To my readers of this blog and to my clients of 2012, thank you for your support this year. I’m so thankful for the wonderful people who have chosen me to help them with their homes and who have supported my business. Most of all, I’m thankful for my family and their health and happiness, which is the greatest blessing I can ask for. To my readers, your emails and comments mean so much to me and I look forward to a New Year full of new challenges, new projects and, I hope, a new house to decorate and share with you all!
I’ll be taking some time off but will be back in January sometime…
I wish you a very Merry Christmas and New Year full of joy and happiness.
I’ve mentioned before that I’m a big fan of real trees at Christmas, mainly because I grew up with real trees and so that Christmas tree smell has always been an intrinsic part of the anticipation and magic for me. I guess I’m also a bit of a traditionalist and a romantic in most things and like to pretend at Christmas that my real tree was cut in the woods and carried through the snow to my home (haha! – in reality we swelter every Christmas).
My husband, on the other hand, is not a romantic and for years has tried to convince me to switch to the more convenient plastic tree. Because of course, real trees are prickly to deal with and messy. Our pine trees in Australia shed a lot of needles and if you put your tree up in early December, chances are it won’t be as green and perky by the time Christmas Day rolls around. So when UK company Balsam Hill contacted me to let me know they are expanding into Australia and offered to send me a tree to try, I decided it was a good time to go artificial, at least for this year.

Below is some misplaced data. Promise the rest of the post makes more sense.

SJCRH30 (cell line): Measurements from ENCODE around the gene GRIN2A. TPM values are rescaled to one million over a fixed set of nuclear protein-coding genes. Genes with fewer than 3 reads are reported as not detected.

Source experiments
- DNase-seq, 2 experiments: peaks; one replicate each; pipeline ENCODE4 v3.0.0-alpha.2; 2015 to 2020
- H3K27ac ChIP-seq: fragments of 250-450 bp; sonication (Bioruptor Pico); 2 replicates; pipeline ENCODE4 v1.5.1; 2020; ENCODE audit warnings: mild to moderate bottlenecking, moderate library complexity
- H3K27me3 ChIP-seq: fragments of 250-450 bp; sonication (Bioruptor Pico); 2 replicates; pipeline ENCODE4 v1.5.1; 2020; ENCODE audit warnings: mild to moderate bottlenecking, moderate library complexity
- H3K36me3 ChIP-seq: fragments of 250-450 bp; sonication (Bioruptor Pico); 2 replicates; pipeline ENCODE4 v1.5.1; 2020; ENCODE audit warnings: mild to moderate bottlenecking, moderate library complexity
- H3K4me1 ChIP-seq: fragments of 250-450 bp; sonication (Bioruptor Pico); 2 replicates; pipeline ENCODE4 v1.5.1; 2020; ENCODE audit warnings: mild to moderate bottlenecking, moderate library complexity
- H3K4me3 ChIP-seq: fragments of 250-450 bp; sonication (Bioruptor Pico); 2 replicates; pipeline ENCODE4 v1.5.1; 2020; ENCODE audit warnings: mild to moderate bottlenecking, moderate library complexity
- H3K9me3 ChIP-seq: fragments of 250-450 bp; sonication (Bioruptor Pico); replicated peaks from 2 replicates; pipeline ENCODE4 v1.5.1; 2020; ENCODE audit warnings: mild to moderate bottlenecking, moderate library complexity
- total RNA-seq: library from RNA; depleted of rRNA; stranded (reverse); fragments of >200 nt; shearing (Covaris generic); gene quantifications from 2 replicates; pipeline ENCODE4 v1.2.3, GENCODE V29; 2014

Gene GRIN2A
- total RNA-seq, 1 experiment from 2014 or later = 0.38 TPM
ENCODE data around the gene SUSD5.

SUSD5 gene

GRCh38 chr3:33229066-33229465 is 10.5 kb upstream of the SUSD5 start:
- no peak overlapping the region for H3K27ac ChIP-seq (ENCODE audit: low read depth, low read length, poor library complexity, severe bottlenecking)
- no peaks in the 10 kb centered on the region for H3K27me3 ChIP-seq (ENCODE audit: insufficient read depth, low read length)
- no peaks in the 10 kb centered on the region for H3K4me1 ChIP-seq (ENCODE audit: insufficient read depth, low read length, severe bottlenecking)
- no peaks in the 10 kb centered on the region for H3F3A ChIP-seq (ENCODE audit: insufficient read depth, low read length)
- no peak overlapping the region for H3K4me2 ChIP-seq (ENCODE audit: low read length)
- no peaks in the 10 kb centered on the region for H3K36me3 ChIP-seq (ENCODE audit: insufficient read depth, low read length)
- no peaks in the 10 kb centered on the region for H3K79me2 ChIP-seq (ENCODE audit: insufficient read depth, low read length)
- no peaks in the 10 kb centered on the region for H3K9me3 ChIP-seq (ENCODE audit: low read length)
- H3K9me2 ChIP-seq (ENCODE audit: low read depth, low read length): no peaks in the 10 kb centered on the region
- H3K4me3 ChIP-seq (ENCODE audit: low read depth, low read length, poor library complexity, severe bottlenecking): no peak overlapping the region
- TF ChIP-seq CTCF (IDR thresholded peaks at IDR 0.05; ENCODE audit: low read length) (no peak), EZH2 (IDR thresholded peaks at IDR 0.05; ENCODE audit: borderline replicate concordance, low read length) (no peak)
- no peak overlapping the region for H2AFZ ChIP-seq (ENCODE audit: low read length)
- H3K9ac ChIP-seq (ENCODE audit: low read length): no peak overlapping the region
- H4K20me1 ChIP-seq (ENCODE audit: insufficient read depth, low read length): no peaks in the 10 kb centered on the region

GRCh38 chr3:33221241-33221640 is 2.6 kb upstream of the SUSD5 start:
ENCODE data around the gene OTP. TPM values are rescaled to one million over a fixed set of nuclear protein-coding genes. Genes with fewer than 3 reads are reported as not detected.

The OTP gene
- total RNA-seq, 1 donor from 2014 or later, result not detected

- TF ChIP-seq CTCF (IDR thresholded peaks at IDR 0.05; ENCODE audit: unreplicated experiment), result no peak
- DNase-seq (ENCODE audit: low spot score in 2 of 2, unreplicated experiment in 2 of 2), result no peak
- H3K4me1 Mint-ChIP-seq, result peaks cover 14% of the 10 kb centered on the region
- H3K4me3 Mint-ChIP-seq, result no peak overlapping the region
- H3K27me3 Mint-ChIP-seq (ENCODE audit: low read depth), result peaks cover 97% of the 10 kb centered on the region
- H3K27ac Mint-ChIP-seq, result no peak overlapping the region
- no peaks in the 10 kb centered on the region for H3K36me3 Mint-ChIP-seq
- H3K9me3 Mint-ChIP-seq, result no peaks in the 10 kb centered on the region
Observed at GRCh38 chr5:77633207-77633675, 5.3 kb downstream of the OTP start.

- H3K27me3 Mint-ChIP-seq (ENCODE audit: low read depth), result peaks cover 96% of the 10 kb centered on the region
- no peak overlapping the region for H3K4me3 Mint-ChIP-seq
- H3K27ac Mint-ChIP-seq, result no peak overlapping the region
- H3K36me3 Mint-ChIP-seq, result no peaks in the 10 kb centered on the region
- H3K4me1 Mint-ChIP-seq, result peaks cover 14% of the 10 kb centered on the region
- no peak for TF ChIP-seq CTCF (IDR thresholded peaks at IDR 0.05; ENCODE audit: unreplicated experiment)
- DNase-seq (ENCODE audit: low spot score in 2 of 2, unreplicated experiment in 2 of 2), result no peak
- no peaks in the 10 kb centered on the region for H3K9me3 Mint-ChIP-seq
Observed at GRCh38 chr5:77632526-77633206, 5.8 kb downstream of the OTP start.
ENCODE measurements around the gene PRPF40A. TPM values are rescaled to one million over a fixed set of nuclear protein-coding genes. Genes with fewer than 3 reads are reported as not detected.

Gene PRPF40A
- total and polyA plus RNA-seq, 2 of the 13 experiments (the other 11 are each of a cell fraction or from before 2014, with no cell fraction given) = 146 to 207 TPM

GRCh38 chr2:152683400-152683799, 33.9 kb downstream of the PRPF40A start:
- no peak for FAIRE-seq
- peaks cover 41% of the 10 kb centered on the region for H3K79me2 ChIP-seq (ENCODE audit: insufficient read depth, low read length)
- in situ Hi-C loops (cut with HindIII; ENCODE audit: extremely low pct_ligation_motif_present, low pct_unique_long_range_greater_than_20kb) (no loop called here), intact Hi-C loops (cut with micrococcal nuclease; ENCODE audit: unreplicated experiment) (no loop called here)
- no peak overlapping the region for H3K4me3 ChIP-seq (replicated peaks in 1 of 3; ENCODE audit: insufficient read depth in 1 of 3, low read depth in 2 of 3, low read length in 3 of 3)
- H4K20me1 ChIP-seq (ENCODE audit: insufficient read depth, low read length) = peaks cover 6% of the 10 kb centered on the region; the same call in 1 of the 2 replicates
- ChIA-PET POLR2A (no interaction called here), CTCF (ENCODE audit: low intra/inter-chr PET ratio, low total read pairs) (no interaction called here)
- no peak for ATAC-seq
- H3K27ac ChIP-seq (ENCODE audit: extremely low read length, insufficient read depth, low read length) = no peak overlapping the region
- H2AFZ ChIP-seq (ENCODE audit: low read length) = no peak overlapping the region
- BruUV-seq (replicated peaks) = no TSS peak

I had actually visited the Balsam Hill website a few years ago, when we were thinking about buying an artificial tree but I was disappointed in the tinsel-armed choices available at Myer and DJ’s. The Balsam Hill trees have been used on Ellen and Oprah and are said to be so real-looking that it is hard to tell the difference between them and a real tree! The tree they sent me is the ‘BH Fraser Fir’. I have to say, setting up the tree was A LOT faster and less scratchy than setting up a real tree. Here it is right out of the box and plugged in (the lights are attached to the tree, though you can buy the trees without lights):
We’d already wrapped our presents in gold paper so I decided to stick to decorations in white, gold and silver this year. One of things I usually hate about plastic trees is the big empty gaps between branches – this is only beautiful in real trees – but big gaps are not an issue with this little guy. The branches are actually quite full and soft, and very easy to hang ornaments on compared with our usual long-needled real tree.
Here’s a look at the branches up close without the lights on:
And with the lights:
My verdict? I would most definitely use this tree again, though if I were purchasing I’d buy a much taller size (mine is the 137cm). I do miss the smell of a real tree but I’m told that I can buy it in a bottle (Ralph Lauren’s ‘Holiday’ room scent is supposed to be good). I have to admit that given how busy the past few weeks have been, it has been a relief this year to have this very easy option. And I think it looks great! Balsam Hill have now launched the Australian version of their website, which includes sizes and pricing in Australian dollars.
How is your Holiday decorating going? I love seeing other people’s trees!
I’ve just been visiting a great blog, Plain & Fancy Living, and came across some fabulous images of Christmas decorating that are so inspiring! This is the home of designer Meredith Heron as featured on HGTV Canada:
What a beautiful room! Love the palette of neutrals, pinks, greys and pale purple. Of course the trellis fabric on the chairs is a favourite! The wall of pictures and the baubles on the silver platter look fantastic.
all images from HGTV Canada via Plain Fancy Living